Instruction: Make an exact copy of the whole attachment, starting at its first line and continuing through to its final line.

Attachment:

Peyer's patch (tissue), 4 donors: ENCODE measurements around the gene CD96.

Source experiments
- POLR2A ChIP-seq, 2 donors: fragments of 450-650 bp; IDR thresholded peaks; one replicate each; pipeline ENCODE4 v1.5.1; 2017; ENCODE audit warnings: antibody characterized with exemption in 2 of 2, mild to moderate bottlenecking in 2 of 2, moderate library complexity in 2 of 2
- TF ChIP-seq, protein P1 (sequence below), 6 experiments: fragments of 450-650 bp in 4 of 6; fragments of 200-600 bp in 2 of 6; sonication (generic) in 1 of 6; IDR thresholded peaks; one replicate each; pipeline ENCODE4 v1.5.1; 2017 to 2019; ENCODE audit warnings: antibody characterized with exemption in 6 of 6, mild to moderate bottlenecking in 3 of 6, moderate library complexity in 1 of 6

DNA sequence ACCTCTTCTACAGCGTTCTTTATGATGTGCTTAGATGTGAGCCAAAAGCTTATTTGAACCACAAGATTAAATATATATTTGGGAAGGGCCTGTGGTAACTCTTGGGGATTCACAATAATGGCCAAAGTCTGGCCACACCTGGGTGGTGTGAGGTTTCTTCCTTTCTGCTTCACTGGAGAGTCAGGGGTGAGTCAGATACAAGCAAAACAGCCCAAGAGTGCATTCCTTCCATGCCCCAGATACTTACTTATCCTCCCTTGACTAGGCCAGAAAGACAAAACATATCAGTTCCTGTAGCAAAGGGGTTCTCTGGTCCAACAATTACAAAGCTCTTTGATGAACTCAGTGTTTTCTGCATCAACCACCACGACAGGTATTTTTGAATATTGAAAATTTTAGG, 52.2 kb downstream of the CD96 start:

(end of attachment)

Peyer's patch (tissue), 4 donors: ENCODE measurements around the gene CD96.

Source experiments
- POLR2A ChIP-seq, 2 donors: fragments of 450-650 bp; IDR thresholded peaks; one replicate each; pipeline ENCODE4 v1.5.1; 2017; ENCODE audit warnings: antibody characterized with exemption in 2 of 2, mild to moderate bottlenecking in 2 of 2, moderate library complexity in 2 of 2
- TF ChIP-seq, protein P1 (sequence below), 6 experiments: fragments of 450-650 bp in 4 of 6; fragments of 200-600 bp in 2 of 6; sonication (generic) in 1 of 6; IDR thresholded peaks; one replicate each; pipeline ENCODE4 v1.5.1; 2017 to 2019; ENCODE audit warnings: antibody characterized with exemption in 6 of 6, mild to moderate bottlenecking in 3 of 6, moderate library complexity in 1 of 6

DNA sequence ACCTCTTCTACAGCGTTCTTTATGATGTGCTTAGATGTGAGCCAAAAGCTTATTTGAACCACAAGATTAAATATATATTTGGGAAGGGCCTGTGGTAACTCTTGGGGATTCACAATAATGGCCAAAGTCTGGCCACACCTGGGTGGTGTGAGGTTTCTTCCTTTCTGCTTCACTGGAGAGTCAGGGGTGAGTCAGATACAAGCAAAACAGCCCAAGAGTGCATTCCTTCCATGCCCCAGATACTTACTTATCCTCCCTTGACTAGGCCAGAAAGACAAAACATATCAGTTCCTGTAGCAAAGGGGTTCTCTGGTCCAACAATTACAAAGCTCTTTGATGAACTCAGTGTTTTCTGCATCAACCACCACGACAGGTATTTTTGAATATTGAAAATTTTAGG, 52.2 kb downstream of the CD96 start: